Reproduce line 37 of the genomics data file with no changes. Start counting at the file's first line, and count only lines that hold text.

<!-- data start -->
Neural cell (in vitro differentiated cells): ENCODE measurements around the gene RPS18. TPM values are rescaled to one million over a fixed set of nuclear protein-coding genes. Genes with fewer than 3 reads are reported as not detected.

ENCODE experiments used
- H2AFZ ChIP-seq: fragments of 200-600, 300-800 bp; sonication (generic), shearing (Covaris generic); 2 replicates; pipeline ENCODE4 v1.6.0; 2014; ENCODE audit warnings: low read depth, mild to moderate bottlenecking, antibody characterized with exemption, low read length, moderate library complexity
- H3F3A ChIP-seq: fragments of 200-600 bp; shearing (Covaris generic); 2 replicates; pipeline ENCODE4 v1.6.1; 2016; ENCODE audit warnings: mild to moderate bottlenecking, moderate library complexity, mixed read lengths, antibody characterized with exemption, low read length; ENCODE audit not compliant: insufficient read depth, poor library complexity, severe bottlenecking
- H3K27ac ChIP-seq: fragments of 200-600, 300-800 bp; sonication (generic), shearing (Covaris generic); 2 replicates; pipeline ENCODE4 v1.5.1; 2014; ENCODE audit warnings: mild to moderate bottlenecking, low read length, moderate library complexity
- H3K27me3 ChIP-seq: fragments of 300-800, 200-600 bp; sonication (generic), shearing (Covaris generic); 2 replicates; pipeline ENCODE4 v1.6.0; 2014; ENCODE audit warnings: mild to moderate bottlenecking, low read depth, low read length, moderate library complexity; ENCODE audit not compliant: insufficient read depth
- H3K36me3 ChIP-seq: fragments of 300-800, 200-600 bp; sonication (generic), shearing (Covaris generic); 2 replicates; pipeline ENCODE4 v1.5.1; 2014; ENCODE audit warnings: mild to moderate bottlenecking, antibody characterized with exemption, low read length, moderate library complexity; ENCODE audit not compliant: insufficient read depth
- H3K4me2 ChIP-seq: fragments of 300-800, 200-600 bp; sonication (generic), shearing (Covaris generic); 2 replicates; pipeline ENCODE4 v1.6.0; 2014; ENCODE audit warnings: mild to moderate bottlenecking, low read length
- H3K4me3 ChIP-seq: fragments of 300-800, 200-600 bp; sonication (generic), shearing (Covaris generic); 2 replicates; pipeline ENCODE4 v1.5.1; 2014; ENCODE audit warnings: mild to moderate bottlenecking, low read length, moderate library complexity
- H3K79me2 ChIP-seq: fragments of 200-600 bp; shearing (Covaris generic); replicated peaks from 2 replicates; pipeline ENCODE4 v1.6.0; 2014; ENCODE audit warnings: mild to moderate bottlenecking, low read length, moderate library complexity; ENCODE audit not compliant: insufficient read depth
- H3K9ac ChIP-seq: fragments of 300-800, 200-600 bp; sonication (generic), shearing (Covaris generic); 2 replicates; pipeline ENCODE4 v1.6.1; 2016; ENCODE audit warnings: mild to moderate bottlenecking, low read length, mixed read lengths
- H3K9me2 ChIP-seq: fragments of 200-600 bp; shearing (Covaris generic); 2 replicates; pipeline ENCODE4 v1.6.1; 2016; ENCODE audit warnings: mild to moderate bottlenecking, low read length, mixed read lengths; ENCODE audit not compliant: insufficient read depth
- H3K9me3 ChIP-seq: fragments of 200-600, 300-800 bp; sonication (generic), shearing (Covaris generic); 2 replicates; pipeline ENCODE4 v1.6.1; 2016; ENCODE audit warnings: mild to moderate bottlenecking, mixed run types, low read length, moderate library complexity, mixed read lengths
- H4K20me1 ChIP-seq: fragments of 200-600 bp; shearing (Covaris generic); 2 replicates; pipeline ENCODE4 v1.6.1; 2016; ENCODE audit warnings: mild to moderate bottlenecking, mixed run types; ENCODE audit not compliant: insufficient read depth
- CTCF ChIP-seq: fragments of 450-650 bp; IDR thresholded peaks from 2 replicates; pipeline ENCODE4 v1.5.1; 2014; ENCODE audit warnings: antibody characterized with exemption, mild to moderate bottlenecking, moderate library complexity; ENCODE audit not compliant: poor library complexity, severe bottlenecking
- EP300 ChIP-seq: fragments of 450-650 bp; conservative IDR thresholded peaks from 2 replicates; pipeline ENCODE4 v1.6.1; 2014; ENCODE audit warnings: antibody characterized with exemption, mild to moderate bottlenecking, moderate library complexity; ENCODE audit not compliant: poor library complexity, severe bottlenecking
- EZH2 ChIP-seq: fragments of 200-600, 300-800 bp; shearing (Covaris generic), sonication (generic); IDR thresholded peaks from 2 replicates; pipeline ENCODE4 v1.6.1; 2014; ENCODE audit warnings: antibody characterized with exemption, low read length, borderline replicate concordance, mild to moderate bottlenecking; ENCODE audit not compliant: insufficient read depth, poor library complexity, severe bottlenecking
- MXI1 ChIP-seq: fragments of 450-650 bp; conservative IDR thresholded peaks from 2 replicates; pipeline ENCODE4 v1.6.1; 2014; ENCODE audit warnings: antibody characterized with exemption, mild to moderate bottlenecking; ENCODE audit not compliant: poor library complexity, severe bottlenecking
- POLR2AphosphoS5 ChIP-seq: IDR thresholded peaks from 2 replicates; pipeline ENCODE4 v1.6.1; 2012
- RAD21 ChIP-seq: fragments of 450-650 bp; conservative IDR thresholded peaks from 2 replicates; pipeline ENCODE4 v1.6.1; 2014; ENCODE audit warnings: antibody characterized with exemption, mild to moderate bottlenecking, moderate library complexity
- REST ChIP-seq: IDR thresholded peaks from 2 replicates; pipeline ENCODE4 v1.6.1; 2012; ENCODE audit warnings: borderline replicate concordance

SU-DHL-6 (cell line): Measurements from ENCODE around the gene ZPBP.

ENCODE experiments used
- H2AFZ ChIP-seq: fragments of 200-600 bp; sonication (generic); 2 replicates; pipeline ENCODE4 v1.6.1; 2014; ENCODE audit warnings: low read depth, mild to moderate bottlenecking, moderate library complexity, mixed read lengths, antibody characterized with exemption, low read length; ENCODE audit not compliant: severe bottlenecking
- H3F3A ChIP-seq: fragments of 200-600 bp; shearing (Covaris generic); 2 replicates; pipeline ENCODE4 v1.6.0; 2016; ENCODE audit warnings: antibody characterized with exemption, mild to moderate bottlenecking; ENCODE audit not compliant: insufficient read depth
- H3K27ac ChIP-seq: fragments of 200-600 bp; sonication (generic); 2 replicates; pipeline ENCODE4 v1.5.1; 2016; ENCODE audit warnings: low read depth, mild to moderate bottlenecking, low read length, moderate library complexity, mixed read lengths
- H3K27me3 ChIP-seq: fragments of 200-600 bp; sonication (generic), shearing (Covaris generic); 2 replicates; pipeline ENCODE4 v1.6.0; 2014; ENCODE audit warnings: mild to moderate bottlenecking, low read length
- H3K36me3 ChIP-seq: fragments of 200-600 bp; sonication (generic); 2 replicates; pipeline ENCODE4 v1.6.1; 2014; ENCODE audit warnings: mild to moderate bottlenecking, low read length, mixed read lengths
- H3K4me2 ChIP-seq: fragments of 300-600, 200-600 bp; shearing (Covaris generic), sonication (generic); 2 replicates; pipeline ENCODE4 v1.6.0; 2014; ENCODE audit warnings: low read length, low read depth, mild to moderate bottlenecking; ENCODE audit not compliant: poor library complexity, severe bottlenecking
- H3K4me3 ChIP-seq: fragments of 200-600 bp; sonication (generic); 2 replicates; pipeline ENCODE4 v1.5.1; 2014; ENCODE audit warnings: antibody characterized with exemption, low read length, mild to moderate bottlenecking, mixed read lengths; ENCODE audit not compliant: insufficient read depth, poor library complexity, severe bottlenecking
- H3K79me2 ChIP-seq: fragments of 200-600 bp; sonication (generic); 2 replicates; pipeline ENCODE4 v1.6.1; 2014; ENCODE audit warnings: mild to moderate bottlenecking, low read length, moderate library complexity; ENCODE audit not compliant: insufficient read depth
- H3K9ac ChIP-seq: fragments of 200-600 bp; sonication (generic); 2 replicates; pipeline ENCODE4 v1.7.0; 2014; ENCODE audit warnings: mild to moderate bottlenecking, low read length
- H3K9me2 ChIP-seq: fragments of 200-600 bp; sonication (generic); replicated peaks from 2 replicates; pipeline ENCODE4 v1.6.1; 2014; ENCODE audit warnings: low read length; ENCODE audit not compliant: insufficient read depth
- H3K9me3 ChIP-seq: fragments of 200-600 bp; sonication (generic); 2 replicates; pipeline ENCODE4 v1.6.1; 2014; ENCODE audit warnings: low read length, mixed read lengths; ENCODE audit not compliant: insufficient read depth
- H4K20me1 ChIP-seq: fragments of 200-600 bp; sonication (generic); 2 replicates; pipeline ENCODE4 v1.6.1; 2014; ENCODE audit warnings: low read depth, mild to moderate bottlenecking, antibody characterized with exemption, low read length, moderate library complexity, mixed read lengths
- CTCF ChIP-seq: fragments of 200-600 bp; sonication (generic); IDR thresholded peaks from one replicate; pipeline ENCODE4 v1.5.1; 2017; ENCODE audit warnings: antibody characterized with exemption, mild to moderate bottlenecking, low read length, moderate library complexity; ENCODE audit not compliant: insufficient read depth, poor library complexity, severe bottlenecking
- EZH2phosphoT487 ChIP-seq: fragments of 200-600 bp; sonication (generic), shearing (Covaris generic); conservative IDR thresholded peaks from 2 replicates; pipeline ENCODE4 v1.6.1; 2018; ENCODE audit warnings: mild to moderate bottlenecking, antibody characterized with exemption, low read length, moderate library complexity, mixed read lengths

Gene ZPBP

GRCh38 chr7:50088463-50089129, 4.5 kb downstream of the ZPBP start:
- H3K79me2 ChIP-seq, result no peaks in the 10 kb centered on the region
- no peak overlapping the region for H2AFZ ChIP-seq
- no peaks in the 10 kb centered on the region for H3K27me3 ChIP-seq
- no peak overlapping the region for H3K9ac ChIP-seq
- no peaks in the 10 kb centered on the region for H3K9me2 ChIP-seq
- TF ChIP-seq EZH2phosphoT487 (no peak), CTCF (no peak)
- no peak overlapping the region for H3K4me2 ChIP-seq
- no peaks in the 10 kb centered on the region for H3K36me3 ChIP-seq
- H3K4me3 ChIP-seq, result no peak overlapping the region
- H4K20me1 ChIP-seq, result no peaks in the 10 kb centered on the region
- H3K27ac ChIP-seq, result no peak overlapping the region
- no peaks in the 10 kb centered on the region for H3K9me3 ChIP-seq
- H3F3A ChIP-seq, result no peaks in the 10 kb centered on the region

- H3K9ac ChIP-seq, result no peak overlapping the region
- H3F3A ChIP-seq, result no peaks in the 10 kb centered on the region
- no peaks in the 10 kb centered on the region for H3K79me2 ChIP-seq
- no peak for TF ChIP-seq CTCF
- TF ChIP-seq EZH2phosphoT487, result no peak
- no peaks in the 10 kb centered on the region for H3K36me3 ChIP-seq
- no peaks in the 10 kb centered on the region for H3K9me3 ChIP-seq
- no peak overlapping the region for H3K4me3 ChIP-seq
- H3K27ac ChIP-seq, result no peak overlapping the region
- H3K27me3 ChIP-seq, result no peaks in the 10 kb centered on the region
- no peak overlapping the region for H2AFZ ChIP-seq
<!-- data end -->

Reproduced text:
- EZH2phosphoT487 ChIP-seq: fragments of 200-600 bp; sonication (generic), shearing (Covaris generic); conservative IDR thresholded peaks from 2 replicates; pipeline ENCODE4 v1.6.1; 2018; ENCODE audit warnings: mild to moderate bottlenecking, antibody characterized with exemption, low read length, moderate library complexity, mixed read lengths